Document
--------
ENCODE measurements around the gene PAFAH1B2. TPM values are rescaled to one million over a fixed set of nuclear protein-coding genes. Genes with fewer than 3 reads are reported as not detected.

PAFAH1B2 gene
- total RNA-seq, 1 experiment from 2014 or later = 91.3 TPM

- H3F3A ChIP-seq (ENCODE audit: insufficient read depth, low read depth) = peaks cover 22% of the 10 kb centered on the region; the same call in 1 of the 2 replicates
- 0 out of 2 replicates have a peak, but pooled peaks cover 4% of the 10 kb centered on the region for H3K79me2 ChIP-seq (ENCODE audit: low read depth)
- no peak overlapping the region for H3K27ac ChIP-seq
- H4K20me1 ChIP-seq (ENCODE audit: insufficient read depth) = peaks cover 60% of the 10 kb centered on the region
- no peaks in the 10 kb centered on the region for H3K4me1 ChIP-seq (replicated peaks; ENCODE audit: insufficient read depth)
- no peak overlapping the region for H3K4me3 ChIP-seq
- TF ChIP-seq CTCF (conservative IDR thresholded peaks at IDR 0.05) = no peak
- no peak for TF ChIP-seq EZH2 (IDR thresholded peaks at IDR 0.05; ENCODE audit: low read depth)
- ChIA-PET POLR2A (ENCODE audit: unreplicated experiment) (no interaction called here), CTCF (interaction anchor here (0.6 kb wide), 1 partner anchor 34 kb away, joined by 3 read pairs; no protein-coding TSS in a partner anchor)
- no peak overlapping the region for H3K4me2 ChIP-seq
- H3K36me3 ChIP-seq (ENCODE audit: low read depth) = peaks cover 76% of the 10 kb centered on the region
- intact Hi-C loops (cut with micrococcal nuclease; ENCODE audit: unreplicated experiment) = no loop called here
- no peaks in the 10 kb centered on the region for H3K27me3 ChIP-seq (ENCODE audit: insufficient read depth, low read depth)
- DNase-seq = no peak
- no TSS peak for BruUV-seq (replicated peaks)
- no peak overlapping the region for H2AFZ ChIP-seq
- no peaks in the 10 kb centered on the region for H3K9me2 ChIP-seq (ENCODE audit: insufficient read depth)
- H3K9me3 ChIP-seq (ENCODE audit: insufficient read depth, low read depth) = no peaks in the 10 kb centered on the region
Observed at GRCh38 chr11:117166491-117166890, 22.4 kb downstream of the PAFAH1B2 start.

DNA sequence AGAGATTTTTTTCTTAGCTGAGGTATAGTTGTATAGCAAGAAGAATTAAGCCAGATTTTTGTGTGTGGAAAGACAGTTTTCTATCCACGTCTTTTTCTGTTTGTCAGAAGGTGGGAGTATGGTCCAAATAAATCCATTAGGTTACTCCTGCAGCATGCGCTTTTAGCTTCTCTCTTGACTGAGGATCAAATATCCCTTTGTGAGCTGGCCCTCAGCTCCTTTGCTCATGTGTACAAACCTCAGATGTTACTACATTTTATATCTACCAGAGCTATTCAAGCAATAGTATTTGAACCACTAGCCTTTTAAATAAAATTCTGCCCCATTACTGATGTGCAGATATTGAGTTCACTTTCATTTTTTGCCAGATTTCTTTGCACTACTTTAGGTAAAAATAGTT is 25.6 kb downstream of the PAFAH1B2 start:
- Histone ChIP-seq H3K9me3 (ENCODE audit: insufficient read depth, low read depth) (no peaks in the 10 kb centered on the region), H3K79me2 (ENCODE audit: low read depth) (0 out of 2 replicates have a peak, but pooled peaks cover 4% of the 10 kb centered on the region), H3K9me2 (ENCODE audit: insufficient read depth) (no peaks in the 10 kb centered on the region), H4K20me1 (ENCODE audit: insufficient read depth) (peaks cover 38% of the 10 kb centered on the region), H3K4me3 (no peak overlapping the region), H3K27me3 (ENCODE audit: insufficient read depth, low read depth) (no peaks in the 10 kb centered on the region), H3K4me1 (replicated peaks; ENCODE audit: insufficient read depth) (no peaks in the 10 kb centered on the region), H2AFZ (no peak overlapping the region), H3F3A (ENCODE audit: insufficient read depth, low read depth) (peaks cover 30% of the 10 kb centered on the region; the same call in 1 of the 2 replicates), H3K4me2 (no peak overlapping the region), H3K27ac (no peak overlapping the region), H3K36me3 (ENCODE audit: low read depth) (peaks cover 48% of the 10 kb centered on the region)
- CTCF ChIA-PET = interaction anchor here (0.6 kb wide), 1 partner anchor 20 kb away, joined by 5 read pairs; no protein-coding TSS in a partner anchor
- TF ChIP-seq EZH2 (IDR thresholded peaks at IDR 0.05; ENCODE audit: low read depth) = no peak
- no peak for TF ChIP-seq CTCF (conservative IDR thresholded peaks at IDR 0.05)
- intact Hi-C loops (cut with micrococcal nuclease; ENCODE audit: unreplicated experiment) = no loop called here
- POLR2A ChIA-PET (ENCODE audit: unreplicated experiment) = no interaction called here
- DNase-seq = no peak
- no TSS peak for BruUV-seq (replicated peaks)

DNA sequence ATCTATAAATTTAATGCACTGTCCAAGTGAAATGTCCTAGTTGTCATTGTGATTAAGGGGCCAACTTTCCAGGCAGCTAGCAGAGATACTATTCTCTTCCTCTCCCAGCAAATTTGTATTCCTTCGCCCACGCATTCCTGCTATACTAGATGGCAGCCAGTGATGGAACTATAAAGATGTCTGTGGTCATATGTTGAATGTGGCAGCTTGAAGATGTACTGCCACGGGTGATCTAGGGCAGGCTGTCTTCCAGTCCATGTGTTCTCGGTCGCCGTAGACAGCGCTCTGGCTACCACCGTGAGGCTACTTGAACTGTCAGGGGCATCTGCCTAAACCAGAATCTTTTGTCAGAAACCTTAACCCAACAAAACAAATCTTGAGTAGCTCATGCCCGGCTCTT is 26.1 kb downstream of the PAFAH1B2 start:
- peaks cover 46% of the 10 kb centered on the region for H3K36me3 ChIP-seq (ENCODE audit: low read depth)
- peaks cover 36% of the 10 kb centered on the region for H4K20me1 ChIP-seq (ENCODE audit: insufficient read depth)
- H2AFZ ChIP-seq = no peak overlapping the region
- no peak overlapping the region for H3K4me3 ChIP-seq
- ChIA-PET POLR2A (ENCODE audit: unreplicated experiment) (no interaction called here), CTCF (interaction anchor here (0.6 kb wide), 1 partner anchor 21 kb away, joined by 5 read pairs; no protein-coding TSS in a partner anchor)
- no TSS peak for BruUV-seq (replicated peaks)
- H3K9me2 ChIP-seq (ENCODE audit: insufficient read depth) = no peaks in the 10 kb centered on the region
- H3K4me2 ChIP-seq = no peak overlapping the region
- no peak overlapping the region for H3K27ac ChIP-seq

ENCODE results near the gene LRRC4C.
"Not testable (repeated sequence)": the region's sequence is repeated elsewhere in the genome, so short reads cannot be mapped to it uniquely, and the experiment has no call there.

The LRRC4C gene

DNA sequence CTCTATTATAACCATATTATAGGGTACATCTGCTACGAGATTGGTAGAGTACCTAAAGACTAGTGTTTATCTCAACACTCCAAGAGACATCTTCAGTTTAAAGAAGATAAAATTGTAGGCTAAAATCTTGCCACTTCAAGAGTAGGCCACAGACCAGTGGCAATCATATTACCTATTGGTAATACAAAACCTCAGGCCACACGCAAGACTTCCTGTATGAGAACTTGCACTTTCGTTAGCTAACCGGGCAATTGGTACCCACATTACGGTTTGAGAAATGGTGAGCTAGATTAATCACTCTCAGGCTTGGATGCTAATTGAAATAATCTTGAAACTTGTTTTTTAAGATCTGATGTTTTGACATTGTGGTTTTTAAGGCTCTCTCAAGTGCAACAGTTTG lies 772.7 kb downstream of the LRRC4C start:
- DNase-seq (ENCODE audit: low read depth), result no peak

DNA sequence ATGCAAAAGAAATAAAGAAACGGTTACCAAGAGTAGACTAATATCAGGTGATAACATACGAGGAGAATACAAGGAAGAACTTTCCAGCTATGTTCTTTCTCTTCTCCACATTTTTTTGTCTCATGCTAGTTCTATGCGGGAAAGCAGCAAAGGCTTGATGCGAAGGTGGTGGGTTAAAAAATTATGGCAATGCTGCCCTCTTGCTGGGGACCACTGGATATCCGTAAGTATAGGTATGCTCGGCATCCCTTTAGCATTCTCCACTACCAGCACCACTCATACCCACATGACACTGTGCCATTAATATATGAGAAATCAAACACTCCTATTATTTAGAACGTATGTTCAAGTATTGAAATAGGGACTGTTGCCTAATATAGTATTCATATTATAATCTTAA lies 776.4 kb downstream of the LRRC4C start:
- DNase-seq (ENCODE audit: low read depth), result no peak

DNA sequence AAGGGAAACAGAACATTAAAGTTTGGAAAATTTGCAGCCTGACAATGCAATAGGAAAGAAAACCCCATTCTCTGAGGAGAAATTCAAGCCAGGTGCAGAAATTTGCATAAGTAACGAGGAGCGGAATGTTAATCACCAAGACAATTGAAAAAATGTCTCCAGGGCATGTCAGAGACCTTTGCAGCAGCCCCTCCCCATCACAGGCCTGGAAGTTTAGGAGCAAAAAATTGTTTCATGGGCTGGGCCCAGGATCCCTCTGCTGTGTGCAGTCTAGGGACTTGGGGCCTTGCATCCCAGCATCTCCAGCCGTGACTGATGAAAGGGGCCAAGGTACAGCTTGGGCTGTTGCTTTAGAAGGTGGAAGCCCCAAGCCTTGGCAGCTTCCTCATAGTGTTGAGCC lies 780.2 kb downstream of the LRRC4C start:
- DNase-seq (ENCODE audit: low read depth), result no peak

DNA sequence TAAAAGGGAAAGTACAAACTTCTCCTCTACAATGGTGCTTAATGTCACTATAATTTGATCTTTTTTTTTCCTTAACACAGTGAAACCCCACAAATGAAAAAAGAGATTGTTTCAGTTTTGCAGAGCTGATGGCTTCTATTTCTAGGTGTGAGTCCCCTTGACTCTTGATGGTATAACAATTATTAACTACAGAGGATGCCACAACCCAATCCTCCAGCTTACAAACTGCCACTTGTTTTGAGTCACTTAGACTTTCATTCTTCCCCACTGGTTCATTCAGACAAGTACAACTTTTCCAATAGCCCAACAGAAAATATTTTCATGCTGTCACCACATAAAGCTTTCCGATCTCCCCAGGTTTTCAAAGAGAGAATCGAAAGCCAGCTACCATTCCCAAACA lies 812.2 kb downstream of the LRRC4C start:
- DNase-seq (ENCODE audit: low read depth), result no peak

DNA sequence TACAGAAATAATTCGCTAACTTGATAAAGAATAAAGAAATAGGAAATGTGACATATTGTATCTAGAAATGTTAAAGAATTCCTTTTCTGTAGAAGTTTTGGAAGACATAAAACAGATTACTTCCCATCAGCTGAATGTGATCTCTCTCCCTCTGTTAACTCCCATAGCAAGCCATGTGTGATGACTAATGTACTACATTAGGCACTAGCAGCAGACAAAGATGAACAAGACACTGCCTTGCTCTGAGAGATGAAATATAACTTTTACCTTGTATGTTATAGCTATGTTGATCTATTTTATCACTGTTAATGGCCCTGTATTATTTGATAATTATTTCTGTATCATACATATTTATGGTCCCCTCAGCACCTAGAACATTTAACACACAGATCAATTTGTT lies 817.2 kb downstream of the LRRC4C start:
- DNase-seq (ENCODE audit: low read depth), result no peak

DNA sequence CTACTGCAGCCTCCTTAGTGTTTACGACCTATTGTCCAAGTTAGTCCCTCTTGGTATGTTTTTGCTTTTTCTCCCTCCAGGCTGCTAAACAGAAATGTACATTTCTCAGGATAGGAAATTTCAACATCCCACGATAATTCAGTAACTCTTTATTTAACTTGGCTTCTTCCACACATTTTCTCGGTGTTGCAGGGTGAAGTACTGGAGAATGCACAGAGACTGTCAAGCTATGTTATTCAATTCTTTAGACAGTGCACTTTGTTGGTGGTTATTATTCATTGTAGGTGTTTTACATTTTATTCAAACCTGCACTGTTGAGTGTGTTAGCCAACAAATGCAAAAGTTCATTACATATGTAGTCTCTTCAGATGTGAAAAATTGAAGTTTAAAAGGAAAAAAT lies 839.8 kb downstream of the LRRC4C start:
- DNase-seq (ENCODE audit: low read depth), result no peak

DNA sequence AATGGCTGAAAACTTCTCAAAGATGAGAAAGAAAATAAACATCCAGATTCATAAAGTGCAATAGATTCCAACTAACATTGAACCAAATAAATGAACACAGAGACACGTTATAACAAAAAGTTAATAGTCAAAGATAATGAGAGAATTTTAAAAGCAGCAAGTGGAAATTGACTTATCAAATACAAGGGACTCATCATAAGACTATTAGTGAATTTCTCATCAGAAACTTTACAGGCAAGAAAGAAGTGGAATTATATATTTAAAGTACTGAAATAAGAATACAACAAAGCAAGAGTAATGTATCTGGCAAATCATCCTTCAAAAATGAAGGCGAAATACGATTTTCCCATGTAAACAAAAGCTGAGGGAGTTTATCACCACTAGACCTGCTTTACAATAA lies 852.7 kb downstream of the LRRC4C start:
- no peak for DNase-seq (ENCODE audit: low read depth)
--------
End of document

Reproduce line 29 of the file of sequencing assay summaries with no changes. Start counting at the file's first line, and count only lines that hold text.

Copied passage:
- POLR2A ChIA-PET (ENCODE audit: unreplicated experiment) = no interaction called here